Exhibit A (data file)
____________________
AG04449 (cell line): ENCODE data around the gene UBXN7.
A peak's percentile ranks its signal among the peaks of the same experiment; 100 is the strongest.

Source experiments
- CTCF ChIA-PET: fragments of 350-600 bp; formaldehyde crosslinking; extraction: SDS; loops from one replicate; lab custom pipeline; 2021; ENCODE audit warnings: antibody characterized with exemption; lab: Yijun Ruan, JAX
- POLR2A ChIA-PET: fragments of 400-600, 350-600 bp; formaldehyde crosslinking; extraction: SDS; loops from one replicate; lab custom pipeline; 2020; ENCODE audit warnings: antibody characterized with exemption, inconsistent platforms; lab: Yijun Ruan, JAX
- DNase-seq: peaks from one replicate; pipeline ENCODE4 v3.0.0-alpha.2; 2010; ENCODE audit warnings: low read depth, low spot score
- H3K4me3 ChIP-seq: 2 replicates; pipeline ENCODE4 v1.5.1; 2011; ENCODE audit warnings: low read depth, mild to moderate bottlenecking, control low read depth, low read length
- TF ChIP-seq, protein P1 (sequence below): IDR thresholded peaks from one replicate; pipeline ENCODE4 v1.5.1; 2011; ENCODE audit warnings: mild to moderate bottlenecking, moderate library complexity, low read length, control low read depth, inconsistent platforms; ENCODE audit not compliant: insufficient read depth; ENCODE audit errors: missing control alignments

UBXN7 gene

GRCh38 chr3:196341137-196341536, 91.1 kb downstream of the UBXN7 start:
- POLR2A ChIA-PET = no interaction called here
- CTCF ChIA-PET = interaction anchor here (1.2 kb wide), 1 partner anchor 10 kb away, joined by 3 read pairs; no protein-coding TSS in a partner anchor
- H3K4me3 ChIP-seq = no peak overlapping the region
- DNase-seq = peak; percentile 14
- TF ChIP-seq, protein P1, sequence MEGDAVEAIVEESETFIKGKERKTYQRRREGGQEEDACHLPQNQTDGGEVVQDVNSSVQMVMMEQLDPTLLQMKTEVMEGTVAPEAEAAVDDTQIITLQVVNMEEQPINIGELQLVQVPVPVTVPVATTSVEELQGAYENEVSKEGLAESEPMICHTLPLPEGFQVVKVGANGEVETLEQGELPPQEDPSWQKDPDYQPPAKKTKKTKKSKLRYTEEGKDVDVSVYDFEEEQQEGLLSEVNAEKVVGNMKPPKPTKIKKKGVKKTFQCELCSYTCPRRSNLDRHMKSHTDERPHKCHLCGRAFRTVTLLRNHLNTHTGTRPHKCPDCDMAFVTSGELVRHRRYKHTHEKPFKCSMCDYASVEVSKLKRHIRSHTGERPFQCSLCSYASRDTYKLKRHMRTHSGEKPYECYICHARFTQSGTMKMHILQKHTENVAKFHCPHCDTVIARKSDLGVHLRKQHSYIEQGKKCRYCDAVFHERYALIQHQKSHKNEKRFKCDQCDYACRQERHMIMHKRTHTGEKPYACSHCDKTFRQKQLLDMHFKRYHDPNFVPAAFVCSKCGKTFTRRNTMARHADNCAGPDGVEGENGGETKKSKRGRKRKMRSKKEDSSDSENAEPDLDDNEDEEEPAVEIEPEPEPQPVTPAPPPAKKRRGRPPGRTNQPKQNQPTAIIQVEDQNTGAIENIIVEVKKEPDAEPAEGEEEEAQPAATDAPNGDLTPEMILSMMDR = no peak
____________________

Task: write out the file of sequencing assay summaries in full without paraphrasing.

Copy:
AG04449 (cell line): ENCODE data around the gene UBXN7.
A peak's percentile ranks its signal among the peaks of the same experiment; 100 is the strongest.

Source experiments
- CTCF ChIA-PET: fragments of 350-600 bp; formaldehyde crosslinking; extraction: SDS; loops from one replicate; lab custom pipeline; 2021; ENCODE audit warnings: antibody characterized with exemption; lab: Yijun Ruan, JAX
- POLR2A ChIA-PET: fragments of 400-600, 350-600 bp; formaldehyde crosslinking; extraction: SDS; loops from one replicate; lab custom pipeline; 2020; ENCODE audit warnings: antibody characterized with exemption, inconsistent platforms; lab: Yijun Ruan, JAX
- DNase-seq: peaks from one replicate; pipeline ENCODE4 v3.0.0-alpha.2; 2010; ENCODE audit warnings: low read depth, low spot score
- H3K4me3 ChIP-seq: 2 replicates; pipeline ENCODE4 v1.5.1; 2011; ENCODE audit warnings: low read depth, mild to moderate bottlenecking, control low read depth, low read length
- TF ChIP-seq, protein P1 (sequence below): IDR thresholded peaks from one replicate; pipeline ENCODE4 v1.5.1; 2011; ENCODE audit warnings: mild to moderate bottlenecking, moderate library complexity, low read length, control low read depth, inconsistent platforms; ENCODE audit not compliant: insufficient read depth; ENCODE audit errors: missing control alignments

UBXN7 gene

GRCh38 chr3:196341137-196341536, 91.1 kb downstream of the UBXN7 start:
- POLR2A ChIA-PET = no interaction called here
- CTCF ChIA-PET = interaction anchor here (1.2 kb wide), 1 partner anchor 10 kb away, joined by 3 read pairs; no protein-coding TSS in a partner anchor
- H3K4me3 ChIP-seq = no peak overlapping the region
- DNase-seq = peak; percentile 14
- TF ChIP-seq, protein P1, sequence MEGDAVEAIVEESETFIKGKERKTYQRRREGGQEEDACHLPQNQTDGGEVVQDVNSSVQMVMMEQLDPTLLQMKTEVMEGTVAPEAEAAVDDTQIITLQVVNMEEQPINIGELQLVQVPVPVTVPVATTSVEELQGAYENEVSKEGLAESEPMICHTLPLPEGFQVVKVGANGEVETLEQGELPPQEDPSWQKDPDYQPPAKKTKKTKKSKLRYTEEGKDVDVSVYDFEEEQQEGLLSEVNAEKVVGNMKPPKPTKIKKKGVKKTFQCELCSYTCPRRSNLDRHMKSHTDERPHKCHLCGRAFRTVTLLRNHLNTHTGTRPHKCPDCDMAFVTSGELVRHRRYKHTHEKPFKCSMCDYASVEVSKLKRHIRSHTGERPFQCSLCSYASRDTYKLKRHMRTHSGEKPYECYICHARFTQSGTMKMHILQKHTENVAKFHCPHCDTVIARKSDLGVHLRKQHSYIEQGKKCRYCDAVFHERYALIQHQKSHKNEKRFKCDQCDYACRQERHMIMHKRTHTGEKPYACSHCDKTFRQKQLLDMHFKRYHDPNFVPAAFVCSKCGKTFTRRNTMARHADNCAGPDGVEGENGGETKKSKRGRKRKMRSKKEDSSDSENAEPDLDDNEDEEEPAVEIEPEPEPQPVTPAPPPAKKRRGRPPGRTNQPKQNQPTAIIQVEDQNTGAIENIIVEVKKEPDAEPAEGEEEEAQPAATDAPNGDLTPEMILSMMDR = no peak